RI relies on imported plastics as recycling woes hold nation back

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The country’s plastic industry must import plastic scraps because its waste management system has failed to produce a sufficient supply of the plastic that is needed for raw materials, a government official has said.

The Environment and Forestry Ministry’s director for the chemical downstream industry, Taufiek Bawazier, said local industry players had to import 350,000 tons of plastic scraps last year to meet the national demand of 7.3 million tons.

Local plastic collectors only contributed 1.1 million tons, he said, with the remaining plastic coming from locally produced sources at 2.3 million tons and virgin plastic imports at 3.5 million.

“If we establish a good waste management system, which is the job of the Environment and Forestry Ministry and local administrations as stipulated in the 2008 law on waste management, industry players won’t need to import,” Taufiek told The Jakarta Post on Monday.

He added that plastic recyclers could not just accept any form of plastic waste, as scraps had to meet certain recycling standards. To meet the standards, the materials must be clean and must not come from landfills, as the end products might be contaminated otherwise, Taufiek said.

These standards are regulated under Trade Ministerial Regulation No. 31/2016 on waste imports, which sets rules on hazardous content, requires that independent surveyors conduct inspections before shipments and states that importers must be direct producers instead of traders.

Taufiek said producers mainly recycled the scraps into plastic pellets on top of other value-added products. These plastic pellets are then exported to other countries, giving Indonesia’s plastic recycling industry a major boost, especially after China, previously a major pellet supplier, imposed a ban on waste imports in 2018.

He noted that the industry’s added value was Rp 10.2 trillion last year, contributing US$92 million to the country’s 2017 foreign exchange earnings.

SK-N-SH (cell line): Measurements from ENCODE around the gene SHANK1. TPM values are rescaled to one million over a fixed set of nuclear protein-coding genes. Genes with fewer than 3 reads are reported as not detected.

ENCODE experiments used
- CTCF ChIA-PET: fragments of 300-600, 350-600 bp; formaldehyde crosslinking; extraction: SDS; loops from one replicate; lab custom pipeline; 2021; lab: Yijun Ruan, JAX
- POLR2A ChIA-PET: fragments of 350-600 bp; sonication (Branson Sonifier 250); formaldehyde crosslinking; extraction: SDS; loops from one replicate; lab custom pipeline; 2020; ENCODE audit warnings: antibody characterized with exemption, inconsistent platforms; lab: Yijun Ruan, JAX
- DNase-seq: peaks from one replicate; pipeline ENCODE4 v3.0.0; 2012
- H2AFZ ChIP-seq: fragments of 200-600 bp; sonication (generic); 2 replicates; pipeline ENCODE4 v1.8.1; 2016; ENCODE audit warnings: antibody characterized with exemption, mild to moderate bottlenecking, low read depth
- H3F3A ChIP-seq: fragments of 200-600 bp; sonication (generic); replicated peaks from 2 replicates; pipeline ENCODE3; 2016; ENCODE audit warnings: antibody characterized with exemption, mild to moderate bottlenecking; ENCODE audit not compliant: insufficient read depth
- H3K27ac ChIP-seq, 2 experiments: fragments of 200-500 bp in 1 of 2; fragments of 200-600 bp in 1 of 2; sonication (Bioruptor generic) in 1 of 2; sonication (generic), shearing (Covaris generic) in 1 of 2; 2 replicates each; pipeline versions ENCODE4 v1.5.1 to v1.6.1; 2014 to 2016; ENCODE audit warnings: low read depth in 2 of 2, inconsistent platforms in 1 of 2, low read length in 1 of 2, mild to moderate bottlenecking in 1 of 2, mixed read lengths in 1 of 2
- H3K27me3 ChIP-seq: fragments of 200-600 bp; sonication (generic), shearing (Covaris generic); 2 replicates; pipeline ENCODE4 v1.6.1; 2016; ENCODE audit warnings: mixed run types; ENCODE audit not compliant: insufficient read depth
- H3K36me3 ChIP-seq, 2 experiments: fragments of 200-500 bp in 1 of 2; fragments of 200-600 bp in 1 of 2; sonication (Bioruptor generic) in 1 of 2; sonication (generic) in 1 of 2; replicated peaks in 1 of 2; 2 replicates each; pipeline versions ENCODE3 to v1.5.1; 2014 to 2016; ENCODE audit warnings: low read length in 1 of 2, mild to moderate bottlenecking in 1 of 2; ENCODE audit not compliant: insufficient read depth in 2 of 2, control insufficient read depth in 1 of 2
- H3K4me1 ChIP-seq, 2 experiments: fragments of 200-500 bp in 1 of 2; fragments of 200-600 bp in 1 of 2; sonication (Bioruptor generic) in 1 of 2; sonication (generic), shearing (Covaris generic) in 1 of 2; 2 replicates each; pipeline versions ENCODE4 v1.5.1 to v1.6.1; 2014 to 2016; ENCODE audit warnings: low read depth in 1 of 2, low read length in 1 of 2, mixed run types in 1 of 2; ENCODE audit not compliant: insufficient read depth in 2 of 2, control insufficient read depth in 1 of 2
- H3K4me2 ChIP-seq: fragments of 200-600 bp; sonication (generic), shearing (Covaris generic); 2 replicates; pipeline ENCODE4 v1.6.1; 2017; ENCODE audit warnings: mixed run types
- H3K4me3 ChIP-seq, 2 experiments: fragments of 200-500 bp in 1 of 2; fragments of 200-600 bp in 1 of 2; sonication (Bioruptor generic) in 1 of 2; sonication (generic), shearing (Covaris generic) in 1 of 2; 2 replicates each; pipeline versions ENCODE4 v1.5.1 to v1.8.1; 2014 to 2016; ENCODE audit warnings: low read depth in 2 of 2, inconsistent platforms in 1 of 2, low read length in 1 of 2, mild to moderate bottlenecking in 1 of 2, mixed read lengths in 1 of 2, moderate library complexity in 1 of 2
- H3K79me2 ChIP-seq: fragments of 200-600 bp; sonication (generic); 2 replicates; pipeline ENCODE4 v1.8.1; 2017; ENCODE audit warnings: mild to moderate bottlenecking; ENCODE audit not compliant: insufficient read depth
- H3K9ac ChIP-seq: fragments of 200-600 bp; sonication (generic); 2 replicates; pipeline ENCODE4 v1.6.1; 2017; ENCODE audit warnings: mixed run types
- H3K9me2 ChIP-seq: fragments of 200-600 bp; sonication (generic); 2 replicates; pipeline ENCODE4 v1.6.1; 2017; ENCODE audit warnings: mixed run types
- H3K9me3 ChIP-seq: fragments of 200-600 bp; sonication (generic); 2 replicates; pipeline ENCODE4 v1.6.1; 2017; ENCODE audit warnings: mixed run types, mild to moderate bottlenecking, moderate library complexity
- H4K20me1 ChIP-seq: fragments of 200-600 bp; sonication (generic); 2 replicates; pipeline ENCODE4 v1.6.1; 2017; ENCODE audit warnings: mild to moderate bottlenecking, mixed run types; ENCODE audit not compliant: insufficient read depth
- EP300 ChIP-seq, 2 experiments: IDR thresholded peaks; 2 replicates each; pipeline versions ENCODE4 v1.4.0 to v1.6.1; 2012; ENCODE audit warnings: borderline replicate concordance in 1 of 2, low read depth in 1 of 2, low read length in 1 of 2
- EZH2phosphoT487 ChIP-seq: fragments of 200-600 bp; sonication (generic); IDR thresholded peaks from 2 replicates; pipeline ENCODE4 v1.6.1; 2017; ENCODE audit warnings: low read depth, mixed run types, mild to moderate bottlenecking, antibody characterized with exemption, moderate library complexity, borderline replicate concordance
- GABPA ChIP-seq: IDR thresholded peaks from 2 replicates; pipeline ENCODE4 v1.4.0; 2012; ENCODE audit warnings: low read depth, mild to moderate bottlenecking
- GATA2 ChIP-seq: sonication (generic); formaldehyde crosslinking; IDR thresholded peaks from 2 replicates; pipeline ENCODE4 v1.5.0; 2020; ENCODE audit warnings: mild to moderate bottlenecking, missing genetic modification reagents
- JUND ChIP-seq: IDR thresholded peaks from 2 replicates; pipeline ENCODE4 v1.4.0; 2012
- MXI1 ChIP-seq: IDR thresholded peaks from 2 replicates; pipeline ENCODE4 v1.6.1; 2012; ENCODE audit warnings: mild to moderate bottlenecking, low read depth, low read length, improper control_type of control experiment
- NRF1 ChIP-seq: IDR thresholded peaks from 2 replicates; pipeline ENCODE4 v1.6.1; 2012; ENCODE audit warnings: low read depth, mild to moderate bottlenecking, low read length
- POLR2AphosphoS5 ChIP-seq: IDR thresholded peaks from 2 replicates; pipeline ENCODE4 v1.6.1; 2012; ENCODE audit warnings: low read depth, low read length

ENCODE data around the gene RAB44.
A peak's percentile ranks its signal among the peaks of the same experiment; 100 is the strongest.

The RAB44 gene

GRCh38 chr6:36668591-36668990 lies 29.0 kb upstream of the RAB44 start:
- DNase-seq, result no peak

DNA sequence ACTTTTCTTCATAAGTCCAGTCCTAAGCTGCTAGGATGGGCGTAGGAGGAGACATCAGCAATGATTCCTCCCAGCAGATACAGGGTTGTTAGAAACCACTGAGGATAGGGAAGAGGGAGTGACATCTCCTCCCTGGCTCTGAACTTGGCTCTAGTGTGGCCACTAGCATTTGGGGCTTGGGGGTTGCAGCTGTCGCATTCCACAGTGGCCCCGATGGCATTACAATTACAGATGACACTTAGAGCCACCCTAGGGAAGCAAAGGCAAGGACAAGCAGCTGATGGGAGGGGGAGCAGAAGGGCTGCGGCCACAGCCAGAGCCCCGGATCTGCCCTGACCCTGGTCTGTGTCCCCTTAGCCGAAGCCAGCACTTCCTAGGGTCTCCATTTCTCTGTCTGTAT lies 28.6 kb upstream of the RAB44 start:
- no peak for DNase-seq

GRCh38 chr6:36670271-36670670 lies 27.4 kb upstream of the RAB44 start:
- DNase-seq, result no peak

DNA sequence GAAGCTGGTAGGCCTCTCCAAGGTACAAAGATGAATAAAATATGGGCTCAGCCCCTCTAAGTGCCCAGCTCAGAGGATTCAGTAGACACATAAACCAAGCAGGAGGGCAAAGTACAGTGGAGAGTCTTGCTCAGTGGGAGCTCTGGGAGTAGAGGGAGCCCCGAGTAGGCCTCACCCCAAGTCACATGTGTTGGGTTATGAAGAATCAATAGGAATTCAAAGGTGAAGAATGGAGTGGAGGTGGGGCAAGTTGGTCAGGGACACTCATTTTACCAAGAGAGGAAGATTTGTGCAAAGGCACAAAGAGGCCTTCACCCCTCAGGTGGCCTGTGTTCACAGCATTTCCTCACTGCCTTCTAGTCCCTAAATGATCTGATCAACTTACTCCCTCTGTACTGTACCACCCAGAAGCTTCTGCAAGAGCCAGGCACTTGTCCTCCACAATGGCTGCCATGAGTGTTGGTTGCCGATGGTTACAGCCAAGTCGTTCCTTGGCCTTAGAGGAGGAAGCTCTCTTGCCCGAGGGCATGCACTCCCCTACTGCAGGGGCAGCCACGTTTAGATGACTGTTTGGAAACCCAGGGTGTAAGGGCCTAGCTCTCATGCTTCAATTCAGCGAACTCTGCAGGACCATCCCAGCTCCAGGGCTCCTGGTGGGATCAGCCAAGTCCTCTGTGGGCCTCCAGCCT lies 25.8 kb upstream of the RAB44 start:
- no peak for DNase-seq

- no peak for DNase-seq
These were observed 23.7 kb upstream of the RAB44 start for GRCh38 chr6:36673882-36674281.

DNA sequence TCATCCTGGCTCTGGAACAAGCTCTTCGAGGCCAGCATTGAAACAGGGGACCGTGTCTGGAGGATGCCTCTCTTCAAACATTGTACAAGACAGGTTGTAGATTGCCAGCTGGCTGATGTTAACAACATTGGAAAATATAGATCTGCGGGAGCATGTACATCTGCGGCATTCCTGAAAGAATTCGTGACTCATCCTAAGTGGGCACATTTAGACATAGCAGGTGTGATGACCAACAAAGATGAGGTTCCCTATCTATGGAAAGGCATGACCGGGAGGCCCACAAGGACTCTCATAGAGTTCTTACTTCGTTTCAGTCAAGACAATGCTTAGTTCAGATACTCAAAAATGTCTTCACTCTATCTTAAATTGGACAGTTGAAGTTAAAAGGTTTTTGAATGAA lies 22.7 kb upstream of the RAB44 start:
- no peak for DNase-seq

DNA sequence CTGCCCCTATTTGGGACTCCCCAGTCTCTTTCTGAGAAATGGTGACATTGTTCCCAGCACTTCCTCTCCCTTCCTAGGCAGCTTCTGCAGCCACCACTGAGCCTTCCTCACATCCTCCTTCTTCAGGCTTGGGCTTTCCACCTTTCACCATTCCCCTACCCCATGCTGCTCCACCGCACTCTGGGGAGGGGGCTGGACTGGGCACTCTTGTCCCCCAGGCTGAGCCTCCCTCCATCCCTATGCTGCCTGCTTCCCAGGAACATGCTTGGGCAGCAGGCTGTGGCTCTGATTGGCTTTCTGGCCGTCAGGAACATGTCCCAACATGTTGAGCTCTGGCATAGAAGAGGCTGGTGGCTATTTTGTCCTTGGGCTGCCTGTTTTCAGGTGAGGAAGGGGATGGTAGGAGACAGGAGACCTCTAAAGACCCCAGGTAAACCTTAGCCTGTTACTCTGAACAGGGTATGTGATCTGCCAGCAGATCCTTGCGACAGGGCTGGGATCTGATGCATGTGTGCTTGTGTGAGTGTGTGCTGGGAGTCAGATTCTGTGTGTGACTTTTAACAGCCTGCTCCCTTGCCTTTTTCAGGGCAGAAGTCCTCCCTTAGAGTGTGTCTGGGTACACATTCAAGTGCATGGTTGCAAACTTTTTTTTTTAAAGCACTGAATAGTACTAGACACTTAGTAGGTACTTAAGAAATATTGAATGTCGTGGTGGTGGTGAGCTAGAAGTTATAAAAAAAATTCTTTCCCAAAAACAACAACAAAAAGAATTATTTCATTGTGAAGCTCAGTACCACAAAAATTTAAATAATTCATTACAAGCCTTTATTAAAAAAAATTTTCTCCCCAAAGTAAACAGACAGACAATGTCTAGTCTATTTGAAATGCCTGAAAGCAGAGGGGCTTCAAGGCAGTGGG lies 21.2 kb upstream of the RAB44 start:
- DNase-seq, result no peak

Taufiek acknowledged, however, that the 2016 ministerial regulation contained several loopholes that needed to be revised to prevent cases of misuse.

Indonesian Plastic Recycling Association (ADUPI) vice chairman Justin Wiganda said some plastic recycling companies resorted to importing materials because exporting countries had better waste management systems compared to Indonesia, which still relied on landfills. As a result, these companies spent less time sorting their materials, he said.

“A better waste management system will not only benefit a certain industry, but also the Indonesian people in general,” he said.

A similar concern was raised by Indonesian Pulp and Paper Association (APKI) executive director Liana Bratasida, who claimed that domestic paper waste could only fulfill 50 percent of the local paper industry’s demand at 6.4 million tons of paper waste annually.

“That is because the country has not yet developed a good and proper waste collecting system. The quality of the domestic paper waste also doesn’t meet the standards needed by the industry,” she said.

The import of paper waste is also regulated under the 2016 ministerial regulation, along with that of plastics and metals. However, unlike plastic importers, paper importers are not required to obtain approval from the Environment and Forestry Ministry. Imported paper and metal waste also do not have to pass inspections before the shipment process and upon arrival in Indonesia.

Observers have said that loopholes in the regulation have contributed to the rampant smuggling of plastic waste from developed countries. Waste imports to Indonesia soared from 10,000 tons per month in late 2017 to 35,000 tons per month in late 2018 following the Chinese ban, a Greenpeace report revealed.

The Environment and Forestry Ministry returned Friday five containers of trash from Tanjung Priok Port in Surabaya, East Java, to the United States after finding that the containers that were supposed to contain only clean paper scraps also contained “significant amounts” of diapers, plastic scraps, wood, fabrics and shoes.

The Trade Ministry’s international trade director general, Oke Nurwan, said his office was currently studying recommendations from concerned stakeholders to revise the 2016 ministerial regulation.

“One of the main changes will be that importers must obtain a recommendation from the Environment and Forestry Ministry to import nonhazardous paper and metal,” Oke told the Post on Monday.

Source: thejakartapost.com